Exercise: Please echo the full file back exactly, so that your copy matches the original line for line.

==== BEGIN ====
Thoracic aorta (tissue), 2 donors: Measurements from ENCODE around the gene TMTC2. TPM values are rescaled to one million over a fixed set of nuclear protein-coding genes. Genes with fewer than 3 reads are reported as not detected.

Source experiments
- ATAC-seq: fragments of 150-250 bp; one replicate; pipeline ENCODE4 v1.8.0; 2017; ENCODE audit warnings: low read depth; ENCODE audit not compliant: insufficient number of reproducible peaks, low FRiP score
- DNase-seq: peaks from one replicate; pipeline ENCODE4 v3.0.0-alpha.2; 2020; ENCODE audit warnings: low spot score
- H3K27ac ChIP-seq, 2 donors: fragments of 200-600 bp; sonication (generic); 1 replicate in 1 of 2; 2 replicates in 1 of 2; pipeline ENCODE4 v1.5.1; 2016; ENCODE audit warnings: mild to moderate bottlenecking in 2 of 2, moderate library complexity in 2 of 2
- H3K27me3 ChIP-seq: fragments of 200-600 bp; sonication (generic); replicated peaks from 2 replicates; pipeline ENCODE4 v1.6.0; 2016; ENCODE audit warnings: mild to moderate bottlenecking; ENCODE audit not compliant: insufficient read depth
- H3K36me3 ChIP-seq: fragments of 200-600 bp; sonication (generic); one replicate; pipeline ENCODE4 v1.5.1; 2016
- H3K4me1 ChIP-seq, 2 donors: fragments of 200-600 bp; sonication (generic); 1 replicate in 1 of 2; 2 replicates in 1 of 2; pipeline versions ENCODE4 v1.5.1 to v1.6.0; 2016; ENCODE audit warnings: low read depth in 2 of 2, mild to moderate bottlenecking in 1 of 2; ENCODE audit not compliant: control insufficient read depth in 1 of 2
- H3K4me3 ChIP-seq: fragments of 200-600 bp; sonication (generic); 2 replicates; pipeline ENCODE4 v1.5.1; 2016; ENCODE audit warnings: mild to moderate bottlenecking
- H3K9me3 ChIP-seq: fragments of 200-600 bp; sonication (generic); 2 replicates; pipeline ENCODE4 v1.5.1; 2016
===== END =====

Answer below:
Thoracic aorta (tissue), 2 donors: Measurements from ENCODE around the gene TMTC2. TPM values are rescaled to one million over a fixed set of nuclear protein-coding genes. Genes with fewer than 3 reads are reported as not detected.

Source experiments
- ATAC-seq: fragments of 150-250 bp; one replicate; pipeline ENCODE4 v1.8.0; 2017; ENCODE audit warnings: low read depth; ENCODE audit not compliant: insufficient number of reproducible peaks, low FRiP score
- DNase-seq: peaks from one replicate; pipeline ENCODE4 v3.0.0-alpha.2; 2020; ENCODE audit warnings: low spot score
- H3K27ac ChIP-seq, 2 donors: fragments of 200-600 bp; sonication (generic); 1 replicate in 1 of 2; 2 replicates in 1 of 2; pipeline ENCODE4 v1.5.1; 2016; ENCODE audit warnings: mild to moderate bottlenecking in 2 of 2, moderate library complexity in 2 of 2
- H3K27me3 ChIP-seq: fragments of 200-600 bp; sonication (generic); replicated peaks from 2 replicates; pipeline ENCODE4 v1.6.0; 2016; ENCODE audit warnings: mild to moderate bottlenecking; ENCODE audit not compliant: insufficient read depth
- H3K36me3 ChIP-seq: fragments of 200-600 bp; sonication (generic); one replicate; pipeline ENCODE4 v1.5.1; 2016
- H3K4me1 ChIP-seq, 2 donors: fragments of 200-600 bp; sonication (generic); 1 replicate in 1 of 2; 2 replicates in 1 of 2; pipeline versions ENCODE4 v1.5.1 to v1.6.0; 2016; ENCODE audit warnings: low read depth in 2 of 2, mild to moderate bottlenecking in 1 of 2; ENCODE audit not compliant: control insufficient read depth in 1 of 2
- H3K4me3 ChIP-seq: fragments of 200-600 bp; sonication (generic); 2 replicates; pipeline ENCODE4 v1.5.1; 2016; ENCODE audit warnings: mild to moderate bottlenecking
- H3K9me3 ChIP-seq: fragments of 200-600 bp; sonication (generic); 2 replicates; pipeline ENCODE4 v1.5.1; 2016